How Hospitality Professionals Can Help Customers Help Themselves and Why It’s Important to Do So Now
July 8, 2015 8:38am
By Jim Freeze
Your guests are changing, and at the heart of that change is the intersection of mobility, self-reliance and generational transformation. Travelers today live on their smart phones – a fully-functioning computer with ubiquitous high speed access and a plethora communication channels. These hyper-connected consumers increasingly prefer to buy products and services and resolve their issues without the assistance of a customer service agent. This is especially true with so-called Millennials, individuals who are 18 – 36. Any hospitality provider, like most other industries, must adapt to rapidly changing consumer expectations or be rendered increasingly less relevant.
Recent market data suggests a dissonance between what hospitality executives say and the investments they are making. More specifically, polling the business strategies and technology investments of several executives from various industries, a survey conducted by Aspect Software revealed that over 92 percent of travel and hospitality executives rate customer service as a top relationship builder. Yet, the hospitality was last among all industries relative to investments in technology that support this new omni-channel self-reliant consumer demand. In fact, half of the travel/hospitality executives surveyed expect no change in the role of their customer service department in the next two years – in essence they expect customer service to exist as it has for the last 10 years!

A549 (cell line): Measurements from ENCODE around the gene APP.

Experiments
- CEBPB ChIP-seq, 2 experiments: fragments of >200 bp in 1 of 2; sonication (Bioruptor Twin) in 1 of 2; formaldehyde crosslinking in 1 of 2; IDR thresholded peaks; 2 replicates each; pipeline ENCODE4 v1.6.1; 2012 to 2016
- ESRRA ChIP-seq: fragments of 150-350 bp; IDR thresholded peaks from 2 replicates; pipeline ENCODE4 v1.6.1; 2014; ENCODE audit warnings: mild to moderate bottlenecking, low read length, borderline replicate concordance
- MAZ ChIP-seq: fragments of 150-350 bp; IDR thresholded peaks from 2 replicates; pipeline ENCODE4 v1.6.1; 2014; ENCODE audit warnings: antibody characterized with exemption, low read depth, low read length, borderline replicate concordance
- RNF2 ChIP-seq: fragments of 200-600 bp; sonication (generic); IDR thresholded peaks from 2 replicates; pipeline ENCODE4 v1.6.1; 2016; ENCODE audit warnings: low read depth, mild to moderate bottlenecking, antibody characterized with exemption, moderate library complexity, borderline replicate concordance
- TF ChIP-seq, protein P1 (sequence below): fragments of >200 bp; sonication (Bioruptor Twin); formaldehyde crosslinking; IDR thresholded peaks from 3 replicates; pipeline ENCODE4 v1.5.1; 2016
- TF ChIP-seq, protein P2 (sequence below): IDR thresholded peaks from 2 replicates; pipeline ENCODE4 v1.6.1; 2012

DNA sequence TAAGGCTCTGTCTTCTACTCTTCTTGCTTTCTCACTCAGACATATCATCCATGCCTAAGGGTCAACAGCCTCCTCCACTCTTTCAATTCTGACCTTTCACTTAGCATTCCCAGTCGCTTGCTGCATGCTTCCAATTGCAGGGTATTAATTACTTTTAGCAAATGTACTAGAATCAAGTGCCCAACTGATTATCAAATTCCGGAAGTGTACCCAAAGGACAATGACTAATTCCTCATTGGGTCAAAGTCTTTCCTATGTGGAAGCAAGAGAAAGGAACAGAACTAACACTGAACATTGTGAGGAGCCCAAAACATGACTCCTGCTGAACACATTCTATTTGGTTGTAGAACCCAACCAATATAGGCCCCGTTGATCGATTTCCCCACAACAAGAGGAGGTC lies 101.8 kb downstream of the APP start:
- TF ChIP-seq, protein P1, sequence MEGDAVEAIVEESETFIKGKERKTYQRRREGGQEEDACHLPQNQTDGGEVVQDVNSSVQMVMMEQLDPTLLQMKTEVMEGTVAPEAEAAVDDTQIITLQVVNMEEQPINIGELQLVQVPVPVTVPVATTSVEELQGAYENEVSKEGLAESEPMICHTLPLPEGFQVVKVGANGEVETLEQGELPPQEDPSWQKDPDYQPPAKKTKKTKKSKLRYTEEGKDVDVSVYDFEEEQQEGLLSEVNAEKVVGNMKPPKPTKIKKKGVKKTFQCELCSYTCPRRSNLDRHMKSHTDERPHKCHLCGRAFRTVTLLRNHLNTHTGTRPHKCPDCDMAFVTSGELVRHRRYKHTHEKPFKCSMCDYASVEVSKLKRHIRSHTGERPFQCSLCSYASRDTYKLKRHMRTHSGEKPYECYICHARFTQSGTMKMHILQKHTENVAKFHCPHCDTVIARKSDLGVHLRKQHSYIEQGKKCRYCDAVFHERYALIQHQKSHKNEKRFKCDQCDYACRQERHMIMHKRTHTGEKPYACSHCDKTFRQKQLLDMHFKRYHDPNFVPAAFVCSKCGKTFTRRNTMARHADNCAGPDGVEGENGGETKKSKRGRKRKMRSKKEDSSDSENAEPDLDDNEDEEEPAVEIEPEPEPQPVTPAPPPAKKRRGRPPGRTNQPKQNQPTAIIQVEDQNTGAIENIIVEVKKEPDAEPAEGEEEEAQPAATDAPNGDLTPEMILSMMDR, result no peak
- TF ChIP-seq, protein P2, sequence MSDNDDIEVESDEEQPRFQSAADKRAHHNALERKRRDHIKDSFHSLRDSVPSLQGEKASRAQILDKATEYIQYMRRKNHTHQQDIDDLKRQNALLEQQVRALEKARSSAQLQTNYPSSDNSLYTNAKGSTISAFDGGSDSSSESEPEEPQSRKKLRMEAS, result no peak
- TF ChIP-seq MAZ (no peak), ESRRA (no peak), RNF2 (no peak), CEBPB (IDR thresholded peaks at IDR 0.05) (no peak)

So why is investing in contemporary self-service solutions so timely? Over 70 percent of consumers surveyed want the ability to solve most customer service issues by themselves, but multiple channels of communications that truly enable this don’t exist in most hospitality companies today. Technology’s role in the customer experience is more important than ever in ensuring quick, quality service. Here are some reasons enabling self-service is a critical component in optimizing customer satisfaction: